Indian entrepreneur & chairman of Fabindia, William N. Bissell, as Distinguished Guest Online at the Entrepreneurial School®.
The Indian entrepreneur William N. Bissell grew up with Social Entrepreneurship, as his grandfather worked closely with the last grouping around Mahatma Ghandi. So social equality has always been at the heart of his family.
"For the first time in human history, we are living in an affluent society," Bissell explains. However, he points out the stagnation of governments as well as the society on how we can best deal with it. Bissell sees the government's role as making treaties to represent the interests of the people. He believes, once the framework is created, the market can take over. After all, the free market has brought us immense benefits in the last century, but it also brings disadvantages such as the current climate crisis. Bissell also addresses the distribution of COVID19 vaccines. He pleads for a fair global distribution, which is also in the interest of the rich industrialized countries, in order to prevent mutations that can arise in developing countries due to the lack of vaccine.
Bissell advises companies not to throw social entrepreneurship in with 'corporate social responsibility', but to consider it as a central starting point of their corporate philosophy. If this is not done, he believes it is a clear sign that executives are not interested in long-term, sustainable corporate governance.
Examples from practice
Bissell dispels the assumption that conventional farmers are more productive than organic farmers. He explains this with the success story of 'Organic India,' where he acts as chairman of the board. Farmers in India do not have health insurance. They also have to sell their produce soon after harvest time, which causes prices to plummet. With the introduction of health insurance, as well as the construction of warehouses that allow the sale of goods throughout the year, a stable situation has been created for producers of Organic India. In the meantime, his company has become a world leader in the sale of organic Ayurvedic herbs and teas from India.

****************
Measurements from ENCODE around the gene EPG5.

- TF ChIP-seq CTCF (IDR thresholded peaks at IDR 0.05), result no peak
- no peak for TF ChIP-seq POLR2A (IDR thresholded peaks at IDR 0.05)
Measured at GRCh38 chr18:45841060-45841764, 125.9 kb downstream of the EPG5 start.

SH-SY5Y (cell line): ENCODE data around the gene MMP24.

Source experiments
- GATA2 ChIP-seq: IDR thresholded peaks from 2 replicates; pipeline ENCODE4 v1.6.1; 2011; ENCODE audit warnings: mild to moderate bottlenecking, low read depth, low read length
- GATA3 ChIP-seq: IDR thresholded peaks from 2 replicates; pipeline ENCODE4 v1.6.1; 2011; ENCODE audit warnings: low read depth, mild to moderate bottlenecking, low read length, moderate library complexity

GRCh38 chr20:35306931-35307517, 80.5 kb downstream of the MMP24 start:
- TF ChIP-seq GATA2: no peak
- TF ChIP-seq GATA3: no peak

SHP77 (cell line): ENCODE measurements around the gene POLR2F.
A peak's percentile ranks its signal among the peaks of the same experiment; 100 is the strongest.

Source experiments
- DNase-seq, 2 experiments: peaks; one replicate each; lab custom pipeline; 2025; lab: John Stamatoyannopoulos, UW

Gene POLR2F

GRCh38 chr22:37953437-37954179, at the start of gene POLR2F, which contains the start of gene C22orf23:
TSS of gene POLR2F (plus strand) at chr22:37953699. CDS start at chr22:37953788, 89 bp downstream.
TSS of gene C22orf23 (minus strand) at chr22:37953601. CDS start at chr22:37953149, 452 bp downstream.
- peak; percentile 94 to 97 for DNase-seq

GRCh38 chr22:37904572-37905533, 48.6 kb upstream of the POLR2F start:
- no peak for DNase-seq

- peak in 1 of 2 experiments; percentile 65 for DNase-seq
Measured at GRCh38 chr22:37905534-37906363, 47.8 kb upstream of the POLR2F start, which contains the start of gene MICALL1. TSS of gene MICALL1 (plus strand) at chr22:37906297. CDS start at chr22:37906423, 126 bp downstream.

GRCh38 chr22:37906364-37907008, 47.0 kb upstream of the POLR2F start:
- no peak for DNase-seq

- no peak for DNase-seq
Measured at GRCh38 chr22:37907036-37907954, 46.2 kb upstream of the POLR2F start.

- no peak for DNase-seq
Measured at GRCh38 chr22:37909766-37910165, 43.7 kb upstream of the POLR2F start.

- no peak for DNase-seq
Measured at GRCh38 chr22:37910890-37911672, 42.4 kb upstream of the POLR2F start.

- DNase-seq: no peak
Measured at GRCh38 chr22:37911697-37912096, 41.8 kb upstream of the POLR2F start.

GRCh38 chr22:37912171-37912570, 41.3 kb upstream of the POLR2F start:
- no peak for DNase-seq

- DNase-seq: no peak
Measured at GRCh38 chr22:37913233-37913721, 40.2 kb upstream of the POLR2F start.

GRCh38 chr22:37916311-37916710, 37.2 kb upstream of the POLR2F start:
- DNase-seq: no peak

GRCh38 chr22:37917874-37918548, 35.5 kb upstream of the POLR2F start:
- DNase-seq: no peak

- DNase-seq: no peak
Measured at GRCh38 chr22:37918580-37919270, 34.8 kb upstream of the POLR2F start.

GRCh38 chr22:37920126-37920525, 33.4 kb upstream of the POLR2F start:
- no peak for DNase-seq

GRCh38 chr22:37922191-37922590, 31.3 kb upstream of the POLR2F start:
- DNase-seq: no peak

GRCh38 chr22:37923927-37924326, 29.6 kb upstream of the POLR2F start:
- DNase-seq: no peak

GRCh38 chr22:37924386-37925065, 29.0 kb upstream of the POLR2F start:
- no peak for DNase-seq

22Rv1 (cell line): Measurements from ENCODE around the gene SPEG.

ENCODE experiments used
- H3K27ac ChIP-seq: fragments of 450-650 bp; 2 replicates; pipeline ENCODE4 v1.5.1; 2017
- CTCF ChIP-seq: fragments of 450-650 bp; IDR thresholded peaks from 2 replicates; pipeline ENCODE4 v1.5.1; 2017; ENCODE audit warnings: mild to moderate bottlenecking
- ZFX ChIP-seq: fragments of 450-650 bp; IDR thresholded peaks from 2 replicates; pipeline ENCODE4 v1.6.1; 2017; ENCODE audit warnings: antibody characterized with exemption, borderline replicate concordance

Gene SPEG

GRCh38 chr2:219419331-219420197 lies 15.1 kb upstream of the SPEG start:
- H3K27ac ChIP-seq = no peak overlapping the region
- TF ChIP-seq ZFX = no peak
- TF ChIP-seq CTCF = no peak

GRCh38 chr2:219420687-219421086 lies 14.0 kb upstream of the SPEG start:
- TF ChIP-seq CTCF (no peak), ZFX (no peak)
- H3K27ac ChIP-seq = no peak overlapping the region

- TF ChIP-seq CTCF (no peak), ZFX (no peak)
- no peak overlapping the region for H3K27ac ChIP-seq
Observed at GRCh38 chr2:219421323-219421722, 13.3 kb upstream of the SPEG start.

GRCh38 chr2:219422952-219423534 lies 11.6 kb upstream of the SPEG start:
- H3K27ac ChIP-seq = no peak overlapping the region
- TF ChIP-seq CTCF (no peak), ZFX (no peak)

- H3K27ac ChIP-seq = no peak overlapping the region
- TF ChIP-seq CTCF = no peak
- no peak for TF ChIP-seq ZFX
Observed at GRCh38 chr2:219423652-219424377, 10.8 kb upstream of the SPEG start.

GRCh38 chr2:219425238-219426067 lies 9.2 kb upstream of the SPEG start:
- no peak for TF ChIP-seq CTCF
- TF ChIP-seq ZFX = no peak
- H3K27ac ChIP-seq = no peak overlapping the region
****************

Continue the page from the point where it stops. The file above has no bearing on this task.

But the road to get there was not an easy one. "The first 10 years, we lost $20 million," Bissell explains. There had been opportunities to take shortcuts, but they were sold on the long-term idea. For him, the respectful relationship with producers is paramount. Bissell explains in simple terms: "We need have to have a good partnership with the top producers, because they're the ones who are needed to make new investments."
Successful off the beaten track
With Fab India, a lifestyle retail chain, Bissell doesn't want to compete with the global players at all, he prefers to find niches where his company can succeed. Customers of Fab India will be able to shop online, but also receive a personalized service that cannot be expected from the Internet giants. Marketing plays an important role in this for Bissell to stand out. With good marketing, you can also charge more for your products. Either by creating a status symbol or with a product that stands for a certain lifestyle - as in the case of Fab India. Here, customers are also willing to pay more for the product.
Reading suggestion: William N. Bissell – The next enlightenment. Reimagining Consciousness, Wealth and the Future of Humanity
William Nanda Bissell, the Chairman of Fabindia has steered the company’s retail growth and product diversification over the last two decades. One of India’s most successful contemporary lifestyle retail chains, Fabindia is known for its focus on the craft-based products, creating job opportunities and generating livelihoods in the craft sector, across the country.
It has been particularly successful in bridging the rural-urban divide, creating access to urban markets for rural based artisans working with traditional skills.
This commitment extends to Fabindia Group company Organic India, recognised as the world’s leading source of authentic organic products and supplements, that actively supports natural, sustainable, organic, agriculture practices and livelihood across rural India through its wide network of farmers and tribal wild-crafters.
In 1988, after graduating from Wesleyan, William set up the Bhadrajan Artisans Trust (BAT) – an artisans cooperative of leatherworkers and weavers based in the state of Rajasthan. The original Trust now operates a rural school in the same area with over 450 students and an emphasis on quality education.
Between 1990 and 1999 William experimented with different forms of Community ownership, an experience that deeply influenced his approach to suppliers and supply bases when he took over as Managing Director of Fabindia in 1999, a position he held till 2018.
William lives in Delhi with his wife and two children. He is an avid reader, and passionate about the environment, the active role of good governance in business, and community-building as a social responsibility – subjects that he talks about on a regular basis.